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Type: Thesis
Title: The challenging behaviour of children in the South Australian out-of-home care sector: stakeholders’ experiences with collaborative practice and their frameworks for managing behaviour.
Author: Mclean, Sara
Issue Date: 2010
School/Discipline: School of Psychology
Abstract: The research presented in this thesis was predicated on the need to improve service provision and care for children in out-of-home care. Although behavioural concerns are prevalent in this population, and frequently serve as the focus for interagency discussion, little is known about how the respective stakeholder groups in the out-of-home care sector understand and manage challenging behaviour. While the complexity of children’s needs necessitates effective collaboration between multiple services, relatively little theoretical or practical guidance exists about how this can be achieved, particularly in relation to supporting children with challenging behaviour. The long term significance of unaddressed behavioural issues for placement stability and educational outcomes provided the compelling impetus for this research. The research had two broad aims. First, to identify barriers to collaborative practice, using the specific example of stakeholders’ experiences in supporting young people in out-of-home care to resolve challenging behaviours. Second, to identify what accounts of behaviour are dominant amongst key stakeholders and further, to understand what these accounts might mean for the practice of collaboration and for the support provided to children in out-of-home care. Accordingly, this thesis reports a thematic analysis of the interviews of 92 South Australian stakeholders, representing five key stakeholder groups: foster carers, teachers, residential care workers, child mental health workers and child welfare caseworkers. Participants completed semi-structured interviews in which they were asked about their understanding of challenging behaviour and their experiences in working collaboratively with other stakeholders in order to support children. Thematic analysis of stakeholders’ experiences of collaboration confirmed several barriers previously suggested to be important, indicating the universal nature of these difficulties, irrespective of the population being serviced. Amongst the novel findings, however, was a pervasive ‘triangulation’ in children’s relationships, originating in systemic issues, which resulted in markedly diminished ability for caregivers and others to implement behavioural contingencies and work through conflict in relationship with the child. Stakeholder discourse about behaviour was then analysed in order to identify commonalities and points of divergence in understanding and approaches to behaviour. This analysis identified six ways in which behaviour was understood and confirmed the dominance of attachment conceptualisations in the out-of-home care sector. Accounts of behaviour as arising out of trauma appear to be under-represented amongst stakeholders. Discrepancies in stakeholders’ accounts were discussed, and implicit attributions of control and responsibility inherent in accounts were argued to provide a ‘way forward’ for stakeholders seeking a common understanding of behaviour. The concept of ‘attachment’ was found to be employed in ways that deviate from accepted theory, and the potential consequences for policy and practice of these ‘misrepresentations’ of attachment was highlighted. Finally, the discourse of one stakeholder group, residential care workers, was further analysed. These workers are frequently required to manage extremely challenging and difficult to control behaviour. Results provide the opportunity for those ‘outside’ the unit to understand the environmental and relationship context in which attempts to manage behaviour occur and the unique strains inherent in residential work. The policy and practice implications of the research are discussed.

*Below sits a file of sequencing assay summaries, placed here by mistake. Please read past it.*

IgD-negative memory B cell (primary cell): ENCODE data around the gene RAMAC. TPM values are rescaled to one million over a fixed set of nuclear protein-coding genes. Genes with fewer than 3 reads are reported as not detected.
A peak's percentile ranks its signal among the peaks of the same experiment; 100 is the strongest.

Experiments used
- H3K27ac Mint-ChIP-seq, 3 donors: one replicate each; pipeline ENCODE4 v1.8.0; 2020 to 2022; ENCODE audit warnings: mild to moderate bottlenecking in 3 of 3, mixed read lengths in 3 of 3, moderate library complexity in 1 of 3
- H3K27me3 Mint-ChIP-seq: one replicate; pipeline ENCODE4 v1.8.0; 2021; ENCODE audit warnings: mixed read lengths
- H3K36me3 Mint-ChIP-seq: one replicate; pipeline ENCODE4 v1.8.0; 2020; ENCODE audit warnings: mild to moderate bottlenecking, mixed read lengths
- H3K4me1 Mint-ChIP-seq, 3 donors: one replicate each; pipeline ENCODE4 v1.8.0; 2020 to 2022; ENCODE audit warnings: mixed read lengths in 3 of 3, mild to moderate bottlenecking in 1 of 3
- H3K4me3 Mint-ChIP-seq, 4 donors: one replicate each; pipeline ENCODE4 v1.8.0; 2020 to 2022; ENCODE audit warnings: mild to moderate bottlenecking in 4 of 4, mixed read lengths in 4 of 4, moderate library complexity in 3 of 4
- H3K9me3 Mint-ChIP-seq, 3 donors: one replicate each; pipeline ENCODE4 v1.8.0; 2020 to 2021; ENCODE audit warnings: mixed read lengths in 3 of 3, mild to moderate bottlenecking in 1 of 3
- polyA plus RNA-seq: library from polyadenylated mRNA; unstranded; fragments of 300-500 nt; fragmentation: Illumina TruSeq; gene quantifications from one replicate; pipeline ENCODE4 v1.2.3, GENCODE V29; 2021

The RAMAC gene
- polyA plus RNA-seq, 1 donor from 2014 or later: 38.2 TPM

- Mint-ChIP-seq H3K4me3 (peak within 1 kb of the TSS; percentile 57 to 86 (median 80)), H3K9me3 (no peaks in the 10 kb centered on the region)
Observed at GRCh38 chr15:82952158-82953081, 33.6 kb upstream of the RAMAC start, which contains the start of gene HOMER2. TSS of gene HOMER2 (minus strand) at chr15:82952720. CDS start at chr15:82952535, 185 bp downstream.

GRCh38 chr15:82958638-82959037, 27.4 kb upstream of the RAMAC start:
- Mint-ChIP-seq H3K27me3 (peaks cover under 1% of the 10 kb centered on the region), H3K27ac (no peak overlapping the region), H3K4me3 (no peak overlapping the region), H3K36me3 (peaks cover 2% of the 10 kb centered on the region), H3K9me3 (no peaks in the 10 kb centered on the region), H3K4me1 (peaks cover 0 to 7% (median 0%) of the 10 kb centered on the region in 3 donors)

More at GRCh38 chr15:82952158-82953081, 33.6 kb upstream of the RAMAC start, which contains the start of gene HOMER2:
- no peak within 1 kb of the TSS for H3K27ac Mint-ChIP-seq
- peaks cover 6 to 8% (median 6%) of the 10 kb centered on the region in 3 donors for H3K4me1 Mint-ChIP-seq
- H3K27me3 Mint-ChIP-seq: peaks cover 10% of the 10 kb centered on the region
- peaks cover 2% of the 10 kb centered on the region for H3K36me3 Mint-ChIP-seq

Advisor: Delfabbro, Paul Howard
Kettler, Lisa Joy
Riggs, Damien Wayne
Dissertation Note: Thesis (Ph.D.) -- University of Adelaide, School of Psychology, 2010
Keywords: out-of-home care; behaviour; collaboration
Appears in Collections:Research Theses

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